Google Announces Support For 40 Third-Party App Cards In Google Nowby Brandon Chester on January 30, 2015 3:14 PM EST
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Google Now has always been good at giving you relevant information about things like transit, emails, stocks, sport scores, etc. But everything it displays is linked to a Google product in some way, which means that even with Google's vast accessible information, the scope of what information Google Now can provide is limited.
Today Google has announced an update for the Google application on Android. The update allows Google Now to display cards with relevant information from 40 different third party Android applications. The list of third party apps includes some big names like Lyft, Pandora, and Airbnb, and it's not hard to imagine how the ability to display relevant and actionable info in Google Now could make the experience of using these apps even better. The full list of partnered applications can be found here on the Google Now webpage, and you can see some example cards in the image above.
According to Google, the update to the core Google app on Android is rolling out now, and updates for cards from the developers Google has partnered with will be rolling out over the next few weeks. Google also intends to expand the library of supported third-party applications over time.
Source: Inside Search Blog
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noll - Saturday, January 31, 2015 - linkWhat does voice recognition have to do with adding new Google Now cards? Have you ever used Google Now?
Murloc - Sunday, February 1, 2015 - linkto be fair, 10 years ago you had to train dragon naturally speaking for half an hour and even then it made lots of errors.
Voice recognition in the smartphone era is actually usable.
The technology is finally here, now the problem is doing something useful with it.
It isn't worth it for certain stuff, but it definitely is for doing stuff when you're driving a car.
JeffFlanagan - Monday, February 2, 2015 - linkAmazingly usable. I was surprised to see that modern voice recognition still works while having a bad cold and very croaky voice.
mr_tawan - Sunday, February 1, 2015 - linkIt's much faster to do the input (if the voice is recognized properly) on the phone than typing in. I use it for searching/googling all the time.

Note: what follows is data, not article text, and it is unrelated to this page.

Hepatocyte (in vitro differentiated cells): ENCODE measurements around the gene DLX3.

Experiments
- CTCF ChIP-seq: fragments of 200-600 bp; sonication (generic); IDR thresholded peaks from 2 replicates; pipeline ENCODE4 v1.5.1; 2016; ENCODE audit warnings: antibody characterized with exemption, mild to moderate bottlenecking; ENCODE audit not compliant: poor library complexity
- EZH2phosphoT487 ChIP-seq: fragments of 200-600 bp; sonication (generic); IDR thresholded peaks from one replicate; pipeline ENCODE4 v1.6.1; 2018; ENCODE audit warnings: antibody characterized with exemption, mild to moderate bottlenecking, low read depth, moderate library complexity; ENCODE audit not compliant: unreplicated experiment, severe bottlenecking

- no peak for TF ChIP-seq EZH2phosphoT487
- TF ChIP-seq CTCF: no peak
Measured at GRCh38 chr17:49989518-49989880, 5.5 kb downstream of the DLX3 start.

Alexvrb - Sunday, February 1, 2015 - linkVoice is great while you're driving.
JeffFlanagan - Monday, February 2, 2015 - linkIt's always going to be safer to talk to our devices than to be poking at touch-screens while driving, so it seems dumb to call this a publicity stunt.
Amazon Echo proves that there's a benefit in voice-activated devices. It's the perfect bathroom music/news/weather device.
MichaelLC - Friday, February 13, 2015 - linkNot sure about your version, but I can say, "Ok, Google" "Weather" and it pulls up and reads the current weather based on my location. N5 with Lollipop.
My immediate reaction about this news is not positive, however - just think it will be more ads and more resource hogging.
name99 - Saturday, January 31, 2015 - linkTechnically how do these work? Are they based on something like XPC, or are they more like old-school plugins or COM?
The point, in other words is
- how isolated are they from host processes? For both security and crash resistance.
- how structured is the communication between the host process and the card? Tight structure (like Apple imposes) is optimal for security (meaning things like you can control when 3rd party keyboards do and don't see text, and what they can do with that text). Non-structured communication means people can define new protocols as they wish, without requiring Google's intervention --- but mean that malicious cards have much more flexibility to cause problems, definitely on the spamming (ie write) side, maybe on the privacy (ie read) side.
Impulses - Saturday, January 31, 2015 - linkAren't all the cards served from Google's servers? I imagine the can exert as much or as little control as they want, or are apps now able to serve cards without going thru the back end?